Gov’t fines El Paso Corp., subsidiary $2.3 million
Associated Press Writer
WASHINGTON (AP) – The Transportation Department said Tuesday it has fined the El Paso Corp. and a Colorado subsidiary $2.3 million for safety violations in connection with a pipeline explosion in Wyoming three years ago that killed one worker and sent a giant fireball hundreds of feet into the air.
The fine is the largest it has levied against a pipeline company, the department said. The department initially proposed fining El Paso $3.3 million, but lowered the fine after an administrative appeal by the company.
On Nov. 11, 2006, a bulldozer working on construction of the Rockies Express Pipeline project struck and ruptured a buried 36-inch natural gas pipeline owned by an El Paso subsidiary. The rupture caused an explosion and fire that scorched 600 acres. The bulldozer operator – Bobby Ray Owens, Jr., 52, of Louisiana – was killed.
The accident took place southwest of Cheyenne about two miles north of the Colorado border in a rural area with no structures nearby.
An investigation by the Pipeline and Hazardous Materials Safety Administration found the pipeline hadn’t been located and marked according to federal safety regulations, the department said.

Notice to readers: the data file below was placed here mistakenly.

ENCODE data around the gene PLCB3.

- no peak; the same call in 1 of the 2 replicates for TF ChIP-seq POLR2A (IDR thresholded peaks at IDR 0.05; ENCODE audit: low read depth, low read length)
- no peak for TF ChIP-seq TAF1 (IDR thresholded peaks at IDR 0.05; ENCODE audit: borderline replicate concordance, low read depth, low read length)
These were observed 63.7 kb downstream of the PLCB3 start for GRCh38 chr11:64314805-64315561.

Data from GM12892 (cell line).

“Federal requirements are in place to provide protections for America’s most important assets, its citizens,” Transportation Secretary Ray LaHood said in a statement. “The Department will hold pipeline operators accountable for the safety of those who live and work in the vicinity of their systems and negligence will not be tolerated.”
The department said it has also ordered El Paso to:
-Revise its procedures for making construction records, maps and operating history available to workers who might need them.
-Require managers or supervisors to conduct unannounced reviews of work performed by El Paso line locators to ensure procedures are being followed.
-Train managers and supervisors on surveillance procedures and improve their ability to understand and intervene in unsafe or hazardous situations.
Richard Wheatley, a spokesman for the Houston-based El Paso, said federal officials failed to take into account errors on the part of construction company laying the pipeline or the complexity of the incident. Owens worked for Associated Pipe Line Contractors Inc. of Houston, a company hired to work on the Rockies Express pipeline.
The 1,663-mile Rockies Express pipeline carries gas from energy-rich areas of Colorado to the Midwest. At the time, the pipeline was being laid parallel to an existing El Paso pipeline.
El Paso has since developed better procedures in cooperation with the Interstate Natural Gas Association, an industry trade association, for identifying and marking existing pipelines and sharing that information with other companies, Wheatley said.
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